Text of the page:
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METROPOLIS / So SoCal

Urban Outriggers

June 13, 2004|MICHAEL T. JARVIS

Every few days, another abandoned boat washes up on the streets of Los Angeles, and the tide is rising. "I just got a call from a lady about a boat on the pavement," says Sgt. Carl Jones of the Metro Abandoned Detail for the Special Operations Division of the city's Bureau of Parking Enforcement and Intersection Control. He puts the yearly abandoned boat tally at 100, "easily," and says some areas in Marina del Rey, Mar Vista and others adjacent to the Port of Los Angeles have become veritable graveyards for small fishing boats.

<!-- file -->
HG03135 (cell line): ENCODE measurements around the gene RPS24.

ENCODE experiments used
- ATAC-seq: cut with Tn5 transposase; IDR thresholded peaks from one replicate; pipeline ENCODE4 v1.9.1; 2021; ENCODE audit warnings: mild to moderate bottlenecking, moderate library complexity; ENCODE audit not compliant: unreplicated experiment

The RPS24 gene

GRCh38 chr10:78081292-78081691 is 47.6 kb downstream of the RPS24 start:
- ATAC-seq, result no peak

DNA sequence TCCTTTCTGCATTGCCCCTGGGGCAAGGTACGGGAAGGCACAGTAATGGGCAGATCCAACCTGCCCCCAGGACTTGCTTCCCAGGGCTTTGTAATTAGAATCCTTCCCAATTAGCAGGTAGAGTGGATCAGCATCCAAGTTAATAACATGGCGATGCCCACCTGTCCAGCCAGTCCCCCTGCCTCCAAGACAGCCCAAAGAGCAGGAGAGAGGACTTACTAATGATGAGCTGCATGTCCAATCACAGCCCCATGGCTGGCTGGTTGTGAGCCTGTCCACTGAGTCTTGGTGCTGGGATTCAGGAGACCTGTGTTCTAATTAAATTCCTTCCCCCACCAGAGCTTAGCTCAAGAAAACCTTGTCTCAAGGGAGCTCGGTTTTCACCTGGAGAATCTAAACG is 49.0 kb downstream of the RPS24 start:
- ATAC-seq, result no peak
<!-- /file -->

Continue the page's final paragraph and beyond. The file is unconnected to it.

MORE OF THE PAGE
This latest blight on the urban landscape may be a case of good intentions coming home to roost. Traffic officer Christopher Jones (no relation) speculates that the washed-up boats may be a byproduct of cleaner, greener boat design, namely a wave of more environmentally friendly but less powerful two-stroke marine engines manufactured since about 1999. The new engines may be unable to pull older, heavier boats, suggests Jones, who says he found two such boats abandoned within the same block in January. Under the Los Angeles Municipal Code, boats, like cars, are cited if parked for more than 72 hours on any city street. If impounded and not claimed, the boat is auctioned off or wrecked, Carl Jones says. The orphaned vessels may soon run aground on the municipal docket. "The city is trying to get a resolution to deal with this situation. Boats are becoming a big problem," says Ray Lampkin, deputy chief of the Special Operations Division for the parking enforcement bureau, who advises residents to dial the citywide services directory at 311 to report abandoned boats. As for City Council members, a dose of Dramamine may be in order.

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